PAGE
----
Monday, March 8, 2010

Turn Protest Into Policy

From the Daily:

Last Thursday, more than 200 University of Minnesota students, staff and faculty protested as part of the National Day of Action to Defend Education, advocating for reduced administrative salaries. However, a rally like this is only the first part of the solution to the University’s budget crisis.

Big problems require big solutions. The reduction of high University salaries by a few percentage points won’t do the job by itself. Instead, administration needs reorganization. This involves the painful process of eliminating positions and consolidating jobs. Full layoffs are the most basic way to make the University more efficient while also allowing it to retain experienced personnel. University President Bob Bruininks echoed this idea as far back as late 2008, when he told the Faculty Senate, “I think we have more administration than we need. We need to simplify processes … and ask whether we need all the administration at all the levels.”

I thought this statement was so remarkable that it has become a permanent part of my blog, the Periodic Table.

And I have a simple question: President Bruininks what significant cuts have you made in administration at the U of M since this statement was made? How many fewer vice presidents, press agents, cultural czars, or chiefs of staff do we now have? How many refugees from the Pawlenty administration? Medical school reorganization was supposed to shrink administration. It has not. The former dean is now a vice-president. See: Cost Effectiveness is a Sometime Thing.

Let it be clear: University decision-makers are not the only ones responsible for higher tuition and furloughs. The state legislature and Gov. Tim Pawlenty, have systematically defunded higher education in Minnesota. Those who seek real progress for the University would do well to bring the message to St. Paul.

I think you'd get a big argument from the legislature on this one. "Systematically"? Perhaps if the Morrill Hall Gang started to align the priorities of the university with those of the citizens of the state, we'd have more success here?

Why, exactly, is it that the Ohio State University has had no layoffs and no tuition increases in the last three years and there will be a real increase in compensation of 2.5% in the upcoming year?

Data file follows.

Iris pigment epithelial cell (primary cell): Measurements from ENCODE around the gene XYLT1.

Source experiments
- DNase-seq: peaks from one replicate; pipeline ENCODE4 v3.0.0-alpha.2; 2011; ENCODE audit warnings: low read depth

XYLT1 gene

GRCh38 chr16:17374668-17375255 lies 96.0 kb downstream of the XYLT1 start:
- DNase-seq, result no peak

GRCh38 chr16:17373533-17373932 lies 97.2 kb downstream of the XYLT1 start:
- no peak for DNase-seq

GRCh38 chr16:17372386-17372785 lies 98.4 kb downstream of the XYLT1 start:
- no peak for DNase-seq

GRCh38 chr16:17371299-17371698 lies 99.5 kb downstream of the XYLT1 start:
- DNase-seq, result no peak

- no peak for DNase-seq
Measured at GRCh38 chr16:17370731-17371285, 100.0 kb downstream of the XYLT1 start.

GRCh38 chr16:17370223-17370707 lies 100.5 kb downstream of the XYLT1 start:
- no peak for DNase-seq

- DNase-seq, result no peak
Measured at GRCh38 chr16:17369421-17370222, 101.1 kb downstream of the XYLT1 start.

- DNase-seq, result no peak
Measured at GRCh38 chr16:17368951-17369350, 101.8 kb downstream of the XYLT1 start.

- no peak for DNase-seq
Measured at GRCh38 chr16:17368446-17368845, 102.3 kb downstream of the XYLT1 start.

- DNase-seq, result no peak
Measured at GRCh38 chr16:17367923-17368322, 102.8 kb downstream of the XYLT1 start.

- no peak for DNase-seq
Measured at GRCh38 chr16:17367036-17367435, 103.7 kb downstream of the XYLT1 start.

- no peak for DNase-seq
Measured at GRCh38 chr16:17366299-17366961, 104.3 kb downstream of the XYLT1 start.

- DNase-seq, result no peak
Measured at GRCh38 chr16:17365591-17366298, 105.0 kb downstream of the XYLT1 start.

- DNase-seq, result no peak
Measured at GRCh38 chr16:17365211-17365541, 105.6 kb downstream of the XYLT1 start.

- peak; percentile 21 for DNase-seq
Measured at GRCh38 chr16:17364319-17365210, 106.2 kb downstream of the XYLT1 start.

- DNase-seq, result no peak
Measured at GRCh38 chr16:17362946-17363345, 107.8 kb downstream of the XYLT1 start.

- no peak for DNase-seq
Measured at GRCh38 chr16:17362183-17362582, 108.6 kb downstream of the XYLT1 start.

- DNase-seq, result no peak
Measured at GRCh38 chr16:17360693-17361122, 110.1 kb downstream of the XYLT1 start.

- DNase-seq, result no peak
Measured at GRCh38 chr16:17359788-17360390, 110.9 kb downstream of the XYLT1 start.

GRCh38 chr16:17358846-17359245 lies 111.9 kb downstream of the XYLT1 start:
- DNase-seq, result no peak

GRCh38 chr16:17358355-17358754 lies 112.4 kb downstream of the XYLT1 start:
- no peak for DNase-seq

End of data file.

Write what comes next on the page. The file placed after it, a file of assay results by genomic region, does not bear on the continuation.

Obviously the high tuition elitist model of the Morrill Hall Gang is not the only way to run a land grant university.

Those who seek real progress for the University would do well to bring the message to St. Paul.
And it is not business as usual. It is not: Trust us - give us the money so that we can become one of the top three public research universities in the world.

The right message is one that states that our first priority is to deliver a high quality affordable education to the citizens of the state.

Please join us in this effort? Contact your legislator and ask them to support the University to this end and to make certain that any compact with the legislature makes this goal the prime directive.

This will be more effective than the phony form letters ginned up by this administration in what has been cynically and falsely depicted as a grass roots effort.

Last week’s protest boasted a strong showing, but rallying is only the first step. Real change will require dialogue with administration, serious alternative policy proposals, pressure on the Capitol and action through student and faculty governments. Solidifying support among students, staff and faculty will remain essential. In a place as big as the University, 200 bodies do not yet a movement make.
Serious alternative policy proposals? Plenty have been made, even quite some time ago. For examples, please see:

Can BigU become GreatBigU?

(originally posted Jan 16, 2007)

We Have No Money, Therefore We Must Think

(originally posted Dec 5, 2008)

Dialog? This administration has proven time and time again that they are not interested.

They have had plenty of warning about the impending train wreck, but they continued merrily along, parachute in hand and ready to bail as we go over the cliff.

Ten million dollars for MoreU Park? Sure... Fourteen million dollars for a Weisman addition? Sure, we can do that. Oh, and by the way, asks the administration, could you please declare financial stringency so that we can furlough/lay off people? And of course we need a double digit tuition increase once Federal stimulus funds are gone.

People who honestly disagree with the Morrill Hall Gang and suggest that a better goal would be to be one of the top schools in the BigTen have been labeled "doubters" by this president. Anyone who doesn't go along with this top three public universities in the world nonsense is a doubter, President Bruininks?

Great chance for dialog with an attitude like that.

To give a concrete example witness the reaction to the request by the Regents Professors to halt the graduate school re-organization. Blown off. By the administration and the Board of Regents.

Leadership matters. Time for a change?

1 comment:

Anonymous said...

(Almost) everything is going according to plan. Industry knows what it wants and what it wants has nothing to do with inefficient public ends. I don't know what motivates guys like Bruininks and Sullivan to participate in the process we see under way, but I think it is necessary for proponents of the U as a public resource (with appropriate public ends, such as affordable and otherwise accessible, high-quality education) to recognize the seriousness of the situation. What is happening is not an accident! Similar things are happening elsewhere, and even on different scales (bond investor-imposed "austerity" in Latvia and Greece, for example). The only aspect of the current situation I would ascribe to incompetence is the terrible job the administration has done managing the public's perception of their "work".